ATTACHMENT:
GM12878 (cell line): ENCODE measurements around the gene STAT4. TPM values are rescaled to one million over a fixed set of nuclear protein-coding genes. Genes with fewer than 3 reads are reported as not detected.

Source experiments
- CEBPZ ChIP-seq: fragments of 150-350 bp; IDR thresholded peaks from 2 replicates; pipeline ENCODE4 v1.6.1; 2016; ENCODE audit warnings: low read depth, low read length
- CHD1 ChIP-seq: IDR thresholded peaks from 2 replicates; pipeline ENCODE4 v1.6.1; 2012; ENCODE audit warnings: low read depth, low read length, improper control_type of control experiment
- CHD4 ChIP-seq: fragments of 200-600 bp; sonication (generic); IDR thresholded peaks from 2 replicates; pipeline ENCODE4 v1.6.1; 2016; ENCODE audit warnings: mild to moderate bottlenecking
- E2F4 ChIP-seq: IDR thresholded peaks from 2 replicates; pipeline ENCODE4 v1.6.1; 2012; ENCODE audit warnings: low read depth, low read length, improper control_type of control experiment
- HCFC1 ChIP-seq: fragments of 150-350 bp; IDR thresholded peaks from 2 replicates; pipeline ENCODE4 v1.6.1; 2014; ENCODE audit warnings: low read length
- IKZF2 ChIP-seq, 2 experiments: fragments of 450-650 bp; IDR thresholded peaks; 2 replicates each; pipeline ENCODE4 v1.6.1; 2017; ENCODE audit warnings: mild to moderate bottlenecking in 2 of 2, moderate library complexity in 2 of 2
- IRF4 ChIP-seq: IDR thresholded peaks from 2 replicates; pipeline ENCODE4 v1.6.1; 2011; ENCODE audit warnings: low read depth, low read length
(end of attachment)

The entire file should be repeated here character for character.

GM12878 (cell line): ENCODE measurements around the gene STAT4. TPM values are rescaled to one million over a fixed set of nuclear protein-coding genes. Genes with fewer than 3 reads are reported as not detected.

Source experiments
- CEBPZ ChIP-seq: fragments of 150-350 bp; IDR thresholded peaks from 2 replicates; pipeline ENCODE4 v1.6.1; 2016; ENCODE audit warnings: low read depth, low read length
- CHD1 ChIP-seq: IDR thresholded peaks from 2 replicates; pipeline ENCODE4 v1.6.1; 2012; ENCODE audit warnings: low read depth, low read length, improper control_type of control experiment
- CHD4 ChIP-seq: fragments of 200-600 bp; sonication (generic); IDR thresholded peaks from 2 replicates; pipeline ENCODE4 v1.6.1; 2016; ENCODE audit warnings: mild to moderate bottlenecking
- E2F4 ChIP-seq: IDR thresholded peaks from 2 replicates; pipeline ENCODE4 v1.6.1; 2012; ENCODE audit warnings: low read depth, low read length, improper control_type of control experiment
- HCFC1 ChIP-seq: fragments of 150-350 bp; IDR thresholded peaks from 2 replicates; pipeline ENCODE4 v1.6.1; 2014; ENCODE audit warnings: low read length
- IKZF2 ChIP-seq, 2 experiments: fragments of 450-650 bp; IDR thresholded peaks; 2 replicates each; pipeline ENCODE4 v1.6.1; 2017; ENCODE audit warnings: mild to moderate bottlenecking in 2 of 2, moderate library complexity in 2 of 2
- IRF4 ChIP-seq: IDR thresholded peaks from 2 replicates; pipeline ENCODE4 v1.6.1; 2011; ENCODE audit warnings: low read depth, low read length